Bed design creates hazards for potential inmate suicide, report states
DARTMOUTH — All seven recent suicides at the Bristol County House of Correction in Dartmouth involved metal beds that “contained numerous hazards and protrusions that were conducive to suicide by hanging,’’ according to a report released Thursday, April 13 that made recommendations to reduce suicide risk.
In the Dartmouth cases, individuals hanged themselves by using railings or ventilation holes in the metal bunk beds as anchoring points, according to the report, which was written by Lindsay Hayes, a specialist in jail suicide and discussed at a press conference at the Dartmouth facility.
“None of these cells were suicide-resistant,’’ Hayes wrote.
The Bristol County Sheriff’s Office reported 10 suicides from 2017 to 2023, with seven of them occuring at the Dartmouth facility.
The 10 suicides translated to a death rate of 165.1 deaths per 100,000 inmates, which Hayes said was more than three times the national average of 49 inmate deaths per 100,000.
Reducing suicides at the jails was one of Bristol County Sheriff Paul Heroux’s top policy priorities during his campaign for sheriff. He defeated long-time Sheriff Thomas Hodgson in the fall 2022 election.
According to the New England Center for Investigative Reporting, at least 16 people died by suicide between 2006 and 2017 while in the custody of the Bristol County House of Correction — the highest number in the state correctional system during that period
Soon after his inauguration, Heroux commissioned a study to look at ways to reduce suicide risks.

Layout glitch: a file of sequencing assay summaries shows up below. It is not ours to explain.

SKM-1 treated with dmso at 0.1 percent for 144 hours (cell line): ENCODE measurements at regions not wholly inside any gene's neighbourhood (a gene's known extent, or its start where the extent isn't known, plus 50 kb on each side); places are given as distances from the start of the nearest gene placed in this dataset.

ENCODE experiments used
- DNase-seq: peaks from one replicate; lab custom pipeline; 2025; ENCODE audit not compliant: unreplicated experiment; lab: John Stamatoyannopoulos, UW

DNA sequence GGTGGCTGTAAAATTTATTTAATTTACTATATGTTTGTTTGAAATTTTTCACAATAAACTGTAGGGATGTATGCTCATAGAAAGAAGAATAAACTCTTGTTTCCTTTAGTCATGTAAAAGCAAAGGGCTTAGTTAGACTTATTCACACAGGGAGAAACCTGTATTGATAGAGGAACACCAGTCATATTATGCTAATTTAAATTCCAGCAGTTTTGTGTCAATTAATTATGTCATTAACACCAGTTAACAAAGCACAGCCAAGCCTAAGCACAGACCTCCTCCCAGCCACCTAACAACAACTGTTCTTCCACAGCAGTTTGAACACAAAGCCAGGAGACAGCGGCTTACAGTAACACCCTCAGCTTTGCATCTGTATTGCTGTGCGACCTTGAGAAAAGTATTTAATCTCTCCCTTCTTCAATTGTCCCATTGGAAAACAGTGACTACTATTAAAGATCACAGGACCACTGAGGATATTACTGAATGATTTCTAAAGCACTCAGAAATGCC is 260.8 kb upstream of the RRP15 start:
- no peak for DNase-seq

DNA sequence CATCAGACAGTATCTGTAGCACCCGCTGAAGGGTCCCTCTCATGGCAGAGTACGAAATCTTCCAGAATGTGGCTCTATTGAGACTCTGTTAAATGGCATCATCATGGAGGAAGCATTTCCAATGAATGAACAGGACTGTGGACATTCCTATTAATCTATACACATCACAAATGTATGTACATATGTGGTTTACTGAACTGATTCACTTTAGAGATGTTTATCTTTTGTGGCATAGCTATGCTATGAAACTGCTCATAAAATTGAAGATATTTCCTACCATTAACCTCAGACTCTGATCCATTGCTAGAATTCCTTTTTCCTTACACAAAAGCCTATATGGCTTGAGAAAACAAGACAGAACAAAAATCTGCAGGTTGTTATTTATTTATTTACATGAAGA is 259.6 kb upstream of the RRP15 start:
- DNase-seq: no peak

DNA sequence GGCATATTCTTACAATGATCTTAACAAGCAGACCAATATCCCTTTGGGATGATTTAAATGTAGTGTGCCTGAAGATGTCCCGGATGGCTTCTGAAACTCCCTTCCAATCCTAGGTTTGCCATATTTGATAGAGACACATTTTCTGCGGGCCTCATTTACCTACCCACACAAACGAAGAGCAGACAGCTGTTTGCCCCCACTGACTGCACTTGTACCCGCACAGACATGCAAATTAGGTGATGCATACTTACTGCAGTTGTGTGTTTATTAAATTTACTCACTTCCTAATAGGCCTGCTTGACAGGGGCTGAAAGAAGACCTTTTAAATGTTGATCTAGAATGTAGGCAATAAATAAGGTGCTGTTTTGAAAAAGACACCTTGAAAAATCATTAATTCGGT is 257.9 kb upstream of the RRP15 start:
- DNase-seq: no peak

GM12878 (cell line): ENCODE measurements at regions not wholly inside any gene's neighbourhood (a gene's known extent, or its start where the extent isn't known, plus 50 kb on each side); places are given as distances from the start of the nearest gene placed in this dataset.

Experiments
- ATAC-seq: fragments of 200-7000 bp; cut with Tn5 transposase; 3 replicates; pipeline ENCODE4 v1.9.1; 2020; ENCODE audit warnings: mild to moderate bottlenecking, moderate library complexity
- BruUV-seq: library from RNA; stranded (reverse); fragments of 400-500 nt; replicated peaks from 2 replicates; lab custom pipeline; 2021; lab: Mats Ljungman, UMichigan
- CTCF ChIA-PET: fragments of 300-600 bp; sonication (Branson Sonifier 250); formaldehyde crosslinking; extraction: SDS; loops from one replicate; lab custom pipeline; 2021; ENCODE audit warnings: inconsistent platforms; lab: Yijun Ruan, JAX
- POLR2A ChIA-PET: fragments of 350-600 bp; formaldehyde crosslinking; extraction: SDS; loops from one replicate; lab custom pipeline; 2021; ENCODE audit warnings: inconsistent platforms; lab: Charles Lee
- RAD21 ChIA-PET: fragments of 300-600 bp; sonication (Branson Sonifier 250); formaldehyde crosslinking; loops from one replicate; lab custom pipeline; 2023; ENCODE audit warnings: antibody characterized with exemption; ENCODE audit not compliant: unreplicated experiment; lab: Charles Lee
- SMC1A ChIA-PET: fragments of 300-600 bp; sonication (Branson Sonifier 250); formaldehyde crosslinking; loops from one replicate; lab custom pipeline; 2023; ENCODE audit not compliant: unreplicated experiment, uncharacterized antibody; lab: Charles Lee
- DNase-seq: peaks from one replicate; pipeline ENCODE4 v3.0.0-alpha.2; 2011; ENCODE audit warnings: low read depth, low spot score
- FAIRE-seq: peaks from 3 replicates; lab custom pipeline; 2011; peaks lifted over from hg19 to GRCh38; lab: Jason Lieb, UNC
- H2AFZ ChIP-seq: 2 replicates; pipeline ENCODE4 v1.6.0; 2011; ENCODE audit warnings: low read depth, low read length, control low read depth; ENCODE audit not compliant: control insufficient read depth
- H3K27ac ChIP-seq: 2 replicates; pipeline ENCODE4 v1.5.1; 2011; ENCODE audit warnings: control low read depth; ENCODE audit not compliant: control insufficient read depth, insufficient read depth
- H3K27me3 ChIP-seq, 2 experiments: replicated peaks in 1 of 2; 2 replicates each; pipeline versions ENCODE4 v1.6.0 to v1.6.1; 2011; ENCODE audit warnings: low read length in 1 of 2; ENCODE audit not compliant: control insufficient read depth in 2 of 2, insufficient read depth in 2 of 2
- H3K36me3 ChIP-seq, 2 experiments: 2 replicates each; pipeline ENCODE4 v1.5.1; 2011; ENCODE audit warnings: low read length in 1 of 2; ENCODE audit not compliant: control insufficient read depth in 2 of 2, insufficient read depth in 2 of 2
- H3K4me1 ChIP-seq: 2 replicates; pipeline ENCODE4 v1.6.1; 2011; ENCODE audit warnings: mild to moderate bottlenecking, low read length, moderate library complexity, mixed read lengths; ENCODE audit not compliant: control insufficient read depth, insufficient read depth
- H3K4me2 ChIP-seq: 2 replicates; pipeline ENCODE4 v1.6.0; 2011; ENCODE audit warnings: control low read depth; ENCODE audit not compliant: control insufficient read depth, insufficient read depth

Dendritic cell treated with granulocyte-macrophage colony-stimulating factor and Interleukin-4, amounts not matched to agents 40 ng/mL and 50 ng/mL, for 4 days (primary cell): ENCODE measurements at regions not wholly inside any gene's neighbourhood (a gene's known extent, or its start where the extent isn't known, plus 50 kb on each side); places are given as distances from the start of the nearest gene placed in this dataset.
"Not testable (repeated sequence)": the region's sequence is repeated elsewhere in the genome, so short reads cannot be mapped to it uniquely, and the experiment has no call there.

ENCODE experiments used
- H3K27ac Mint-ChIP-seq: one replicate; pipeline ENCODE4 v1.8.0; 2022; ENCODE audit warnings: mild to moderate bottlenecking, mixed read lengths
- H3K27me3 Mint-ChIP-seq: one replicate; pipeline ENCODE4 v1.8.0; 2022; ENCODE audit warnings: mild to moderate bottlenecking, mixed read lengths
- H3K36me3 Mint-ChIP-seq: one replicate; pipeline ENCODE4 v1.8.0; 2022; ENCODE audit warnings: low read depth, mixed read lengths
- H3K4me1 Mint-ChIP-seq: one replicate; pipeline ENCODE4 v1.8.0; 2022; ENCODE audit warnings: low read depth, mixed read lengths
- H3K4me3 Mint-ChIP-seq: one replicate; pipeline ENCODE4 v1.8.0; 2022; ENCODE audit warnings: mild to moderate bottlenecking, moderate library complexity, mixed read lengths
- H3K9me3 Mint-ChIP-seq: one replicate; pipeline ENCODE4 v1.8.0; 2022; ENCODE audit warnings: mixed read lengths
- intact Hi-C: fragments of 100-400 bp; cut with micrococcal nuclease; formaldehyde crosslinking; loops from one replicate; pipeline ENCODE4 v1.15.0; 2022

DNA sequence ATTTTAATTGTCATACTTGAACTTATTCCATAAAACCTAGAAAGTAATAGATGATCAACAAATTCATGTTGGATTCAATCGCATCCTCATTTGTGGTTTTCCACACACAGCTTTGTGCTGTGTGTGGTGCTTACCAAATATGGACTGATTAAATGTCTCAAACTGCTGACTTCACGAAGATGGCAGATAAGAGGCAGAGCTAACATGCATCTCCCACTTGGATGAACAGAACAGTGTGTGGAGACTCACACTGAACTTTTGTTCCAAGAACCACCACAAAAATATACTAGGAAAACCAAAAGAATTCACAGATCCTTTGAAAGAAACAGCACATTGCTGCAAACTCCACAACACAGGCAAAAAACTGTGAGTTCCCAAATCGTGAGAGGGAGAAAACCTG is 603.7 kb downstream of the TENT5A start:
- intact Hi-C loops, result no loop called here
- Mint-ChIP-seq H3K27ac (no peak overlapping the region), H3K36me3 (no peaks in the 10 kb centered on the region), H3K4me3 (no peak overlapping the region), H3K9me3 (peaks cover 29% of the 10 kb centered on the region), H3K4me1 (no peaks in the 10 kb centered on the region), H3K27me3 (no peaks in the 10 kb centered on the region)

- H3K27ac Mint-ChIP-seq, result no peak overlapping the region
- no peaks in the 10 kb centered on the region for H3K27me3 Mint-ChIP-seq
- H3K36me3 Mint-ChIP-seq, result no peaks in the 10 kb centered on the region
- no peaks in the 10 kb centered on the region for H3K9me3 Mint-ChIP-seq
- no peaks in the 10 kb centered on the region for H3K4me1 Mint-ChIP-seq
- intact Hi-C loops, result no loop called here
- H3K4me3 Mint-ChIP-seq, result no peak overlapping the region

He noted that, after previous suicides, officials responded that policies and procedures had been followed. That may have been the case, Heroux said, but the outcomes proved that those procedures weren’t working.
He wanted to bring a “fresh set of eyes’’ to examine the issue. Heroux hoped the report would address the questions of “What are we doing wrong?’’ and “What is our blind spot?’’
Construction is underway on new beds that will reduce the risk of suicide by providing fewer “choke points.’’ These will include a circular design to replace horizontal railings and paint with a more slippery finish that will make items more difficult to attach.
Heroux displayed one of the new beds at the press event Thursday and contrasted it to the current design. No timeline or price tag for replacing the beds was available.
He said that there is “no such thing’’ as a completely suicide-proof bed but that the new style would provide “fewer choke points’’ for potential hangings.
The report issued a series of other recommendations. These included:
Avoiding isolation. Whenever possible, he wrote, inmates at risk of suicide should be housed in the general population, a mental health unit or a medical infirmary.
Expanding training for correctional officers on suicide prevention and awareness. Correctional officers are often the closest observers to inmate behaviors and activities, the report stated.
Allowing for more privacy and time for inmate intake. Inmates are more likely to share suicidal thoughts in a private setting, according to the report, with few others around and after some time in conversation.
Completing thorough reviews after a suicide. Within 30 days, the review should be completed, with possible recommendations related to the specifics of the case.
A committee will be assembled to review the recommendations and determine the best method to put them in place, Heroux said. Suicide is “impossible to prevent’’ in all circumstances, he said, but “we can take steps’’ to reduce the risk.
If all the recommendation in the report has been followed, he said, “I think some suicides could have been prevented.’’
Read the report here.